Like it or not, your mouth is home to a thriving community of microbial life. More than 600 different species of bacteria reside in this "microbiome," yet everyone hosts a unique set of bugs, and this could have important implications for health and disease.Now they just need to figure out how these different bacteria impact digestion and tooth decay. Can't wait until we can get remove the cavity forming bacteria from our mouths maybe administered via pro-biotic gum.
Scientists have now performed the first global survey of salivary microbes, finding that the oral microbiome of your neighbor is just as different from yours as someone across the globe.
In this study, scientists have conducted the first in-depth study of global diversity in a human microbiome, characterizing the microbial life in human saliva from regions around the world. The researchers, led by Dr. Mark Stoneking of the Max Planck Institute for Evolutionary Anthropology in Leipzig, Germany, have sequenced and analyzed variation in the bacterial gene encoding 16S rRNA, a component of the ribosome, in the salivary "metagenome" of 120 healthy subjects from six geographic areas. Stoneking and colleagues then compared the sequences they found with a database of 16S rRNA sequences to categorize the types of bacteria present.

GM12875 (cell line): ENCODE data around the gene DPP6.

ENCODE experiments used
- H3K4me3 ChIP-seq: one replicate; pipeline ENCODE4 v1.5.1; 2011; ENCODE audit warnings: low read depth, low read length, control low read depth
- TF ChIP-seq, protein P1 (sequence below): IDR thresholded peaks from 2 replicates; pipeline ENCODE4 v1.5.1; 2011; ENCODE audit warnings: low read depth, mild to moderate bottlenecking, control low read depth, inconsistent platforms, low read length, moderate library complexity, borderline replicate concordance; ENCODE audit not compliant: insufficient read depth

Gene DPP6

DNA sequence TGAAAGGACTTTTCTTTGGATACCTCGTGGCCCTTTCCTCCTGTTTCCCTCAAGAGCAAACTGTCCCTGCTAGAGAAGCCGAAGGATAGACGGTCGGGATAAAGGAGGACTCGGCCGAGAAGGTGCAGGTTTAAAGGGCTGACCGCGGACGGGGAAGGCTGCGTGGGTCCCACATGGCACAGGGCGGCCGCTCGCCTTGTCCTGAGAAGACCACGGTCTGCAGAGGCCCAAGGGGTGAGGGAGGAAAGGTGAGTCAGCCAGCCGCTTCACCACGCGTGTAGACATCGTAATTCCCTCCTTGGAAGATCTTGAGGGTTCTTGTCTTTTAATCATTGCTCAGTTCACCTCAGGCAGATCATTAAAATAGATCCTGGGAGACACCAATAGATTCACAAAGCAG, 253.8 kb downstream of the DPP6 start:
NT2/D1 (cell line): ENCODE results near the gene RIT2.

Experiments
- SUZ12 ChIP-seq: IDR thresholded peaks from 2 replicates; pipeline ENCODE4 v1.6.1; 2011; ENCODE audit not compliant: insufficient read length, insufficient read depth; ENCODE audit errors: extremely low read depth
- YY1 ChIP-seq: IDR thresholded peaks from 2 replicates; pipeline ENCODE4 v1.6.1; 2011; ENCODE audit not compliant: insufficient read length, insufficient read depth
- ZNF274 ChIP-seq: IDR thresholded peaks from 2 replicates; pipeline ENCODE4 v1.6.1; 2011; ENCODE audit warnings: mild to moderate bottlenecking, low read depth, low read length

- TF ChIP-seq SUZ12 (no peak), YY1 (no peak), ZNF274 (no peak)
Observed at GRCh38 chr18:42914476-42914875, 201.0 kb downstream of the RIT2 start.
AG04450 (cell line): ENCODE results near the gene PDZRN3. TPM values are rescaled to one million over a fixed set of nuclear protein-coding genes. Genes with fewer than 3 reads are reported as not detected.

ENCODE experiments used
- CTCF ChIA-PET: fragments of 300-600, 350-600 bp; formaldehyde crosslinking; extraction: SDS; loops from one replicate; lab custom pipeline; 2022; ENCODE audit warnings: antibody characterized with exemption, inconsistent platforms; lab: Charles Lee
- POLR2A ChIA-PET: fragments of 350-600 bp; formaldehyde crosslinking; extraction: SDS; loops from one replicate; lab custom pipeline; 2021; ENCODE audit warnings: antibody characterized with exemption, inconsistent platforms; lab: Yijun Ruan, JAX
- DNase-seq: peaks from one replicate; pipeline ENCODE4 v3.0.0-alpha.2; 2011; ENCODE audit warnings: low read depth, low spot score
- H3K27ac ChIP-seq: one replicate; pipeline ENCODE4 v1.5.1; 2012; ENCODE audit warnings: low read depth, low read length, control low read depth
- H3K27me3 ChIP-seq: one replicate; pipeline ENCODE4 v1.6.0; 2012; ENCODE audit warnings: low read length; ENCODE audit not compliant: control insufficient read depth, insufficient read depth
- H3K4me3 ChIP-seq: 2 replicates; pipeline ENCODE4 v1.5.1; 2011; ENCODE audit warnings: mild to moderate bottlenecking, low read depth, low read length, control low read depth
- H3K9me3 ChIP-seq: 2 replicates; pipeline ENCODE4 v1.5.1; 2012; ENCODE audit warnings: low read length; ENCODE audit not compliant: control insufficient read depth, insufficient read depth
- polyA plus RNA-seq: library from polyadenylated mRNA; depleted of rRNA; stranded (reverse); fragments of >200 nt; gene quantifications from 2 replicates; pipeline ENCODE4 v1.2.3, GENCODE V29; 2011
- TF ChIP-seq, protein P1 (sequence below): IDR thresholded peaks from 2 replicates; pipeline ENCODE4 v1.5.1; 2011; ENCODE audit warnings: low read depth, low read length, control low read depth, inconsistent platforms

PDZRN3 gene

The group observed that there is considerable diversity of bacterial life in the saliva microbiome, both within and between individuals. However, they made an unexpected finding when comparing samples from different geographic areas. "The saliva microbiome does not vary substantially around the world," Stoneking described. "Which seems surprising given the large diversity in diet and other cultural factors that could influence the human salivary microbiome." Stoneking explained that this suggests the life inhabiting the mouth of your next-door neighbor is likely to be just as different from yours as someone on the other side of the world.